benefited from feudal privileges, feudal aristocrats, merchant capitalists,
and just plain pirates exploited chattel slaves.

Such a capitalist class as defined above could not exist under the
conditions existing in Europe and its colonies prior to the great bourgeois

This is why, they are called 'bourgeois' revolutions, and not called
'capitalist revolutions.'

First the Dutch, then the British, and then the French revolutions allowed
the capitalist class to 'crystallize out of' the bourgeoisie and the

The bourgeoisies of that epoch were not self conscious classes which
defined themselves the way you or I would.  The Dutch and British were lost
in religious ideology - the most fervent revolutionaries believed they were
fighting for God - and maybe God and country. But none of them thought they
were fighting for capitalism, not even democracy or a secular Republic.

The French bourgeoisie, thanks to the British revolution, had more advanced
ideas (Marx and Engels clearly make note of this). Whereas the Dutch and
the British were fighting for God and country, the French were fighting for
Liberty, Equality, and Fraternity.  They, the French, were fighting for a
Republic, and a lot of them were fighting for a secular republic. (Which is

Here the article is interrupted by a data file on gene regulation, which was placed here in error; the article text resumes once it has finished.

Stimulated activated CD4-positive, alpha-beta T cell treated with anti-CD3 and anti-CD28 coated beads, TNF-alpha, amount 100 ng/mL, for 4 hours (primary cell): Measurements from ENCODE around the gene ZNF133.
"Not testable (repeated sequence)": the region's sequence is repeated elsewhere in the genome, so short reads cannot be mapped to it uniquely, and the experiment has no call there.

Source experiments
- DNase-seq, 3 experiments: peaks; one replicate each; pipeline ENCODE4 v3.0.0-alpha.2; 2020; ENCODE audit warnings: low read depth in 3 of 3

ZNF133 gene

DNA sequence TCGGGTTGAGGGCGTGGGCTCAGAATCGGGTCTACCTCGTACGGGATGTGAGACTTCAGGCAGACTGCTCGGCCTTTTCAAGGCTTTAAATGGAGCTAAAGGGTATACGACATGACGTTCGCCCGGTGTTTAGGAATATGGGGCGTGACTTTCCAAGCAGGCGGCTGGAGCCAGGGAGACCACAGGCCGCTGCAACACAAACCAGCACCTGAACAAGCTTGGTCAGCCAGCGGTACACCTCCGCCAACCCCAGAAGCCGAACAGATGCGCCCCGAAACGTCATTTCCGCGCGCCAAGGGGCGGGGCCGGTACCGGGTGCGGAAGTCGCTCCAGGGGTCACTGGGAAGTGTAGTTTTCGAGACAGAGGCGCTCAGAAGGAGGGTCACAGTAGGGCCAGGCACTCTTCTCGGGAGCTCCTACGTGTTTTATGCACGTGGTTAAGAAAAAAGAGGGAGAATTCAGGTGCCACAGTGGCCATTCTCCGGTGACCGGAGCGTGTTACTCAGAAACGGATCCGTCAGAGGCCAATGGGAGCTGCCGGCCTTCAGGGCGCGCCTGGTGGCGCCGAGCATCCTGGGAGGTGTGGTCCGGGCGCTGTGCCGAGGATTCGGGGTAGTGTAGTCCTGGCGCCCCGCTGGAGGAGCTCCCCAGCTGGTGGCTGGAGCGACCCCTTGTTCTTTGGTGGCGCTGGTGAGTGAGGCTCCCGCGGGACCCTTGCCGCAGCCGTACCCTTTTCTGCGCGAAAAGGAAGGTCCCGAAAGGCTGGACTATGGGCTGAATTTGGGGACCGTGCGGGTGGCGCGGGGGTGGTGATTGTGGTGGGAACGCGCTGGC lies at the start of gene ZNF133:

why they tried to invent a secular religion and change the names of the
months, the holidays, etc.)

But still, they had not emblazoned on their banners the word Capitalism,
nor even the word 'property' (which was proposed, but not accepted, for the
US declaration of independence - 'the pursuit of happiness was substituted').

For a 'capitalist class' to 'crystallize' out of the bourgeoisie and
aristocracy of the epoch of bourgeois revolutions 1500-1800,  feudal
methods of exploitation had to be abolished, feudal privileges had to be
destroyed, and capitalist social relations - the exploitation of wage labor
and the extraction of capitalist money rents - left as the only means of
appropriation of the surplus of society by the ruling class.

This was the result - the unintended, not understood in advance - result of
the bourgeois revolutions in Europe.

The bourgeoisies of pre-capitalist Europe could not have been, and were
not, the self-conscious agents of history that Ed thinks 'The Marxist
Theory' postulates.

But the pre-Stalinists Marxist did not postulate that the bourgeoisies of
Europe were self-conscious agents of history. Not even the Stalinist fellow
travelers Lefebvre and Hill make such a claim.

But, the opinions of the historians aside, once the great bourgeois
revolutions occurred, there was no going back. The bourgeoisies and
pre-capitalist landed classes remaining in, and those  outside of,
Holland, England, and France, learned their lesson. They began to
self-consciously transform themselves into capitalists.

This is half of the explanation as to why there could never, after the
French revolution, be another bourgeois revolution. From that time on, the
feudal - and other pre-capitalist landed classes of the world - began to
learn their lessons. They had to become capitalists. They had to follow the
British model, or get their fucking heads cut off along the lines of the
French model.

More to come,

All the best, Anthony

Louis Proyect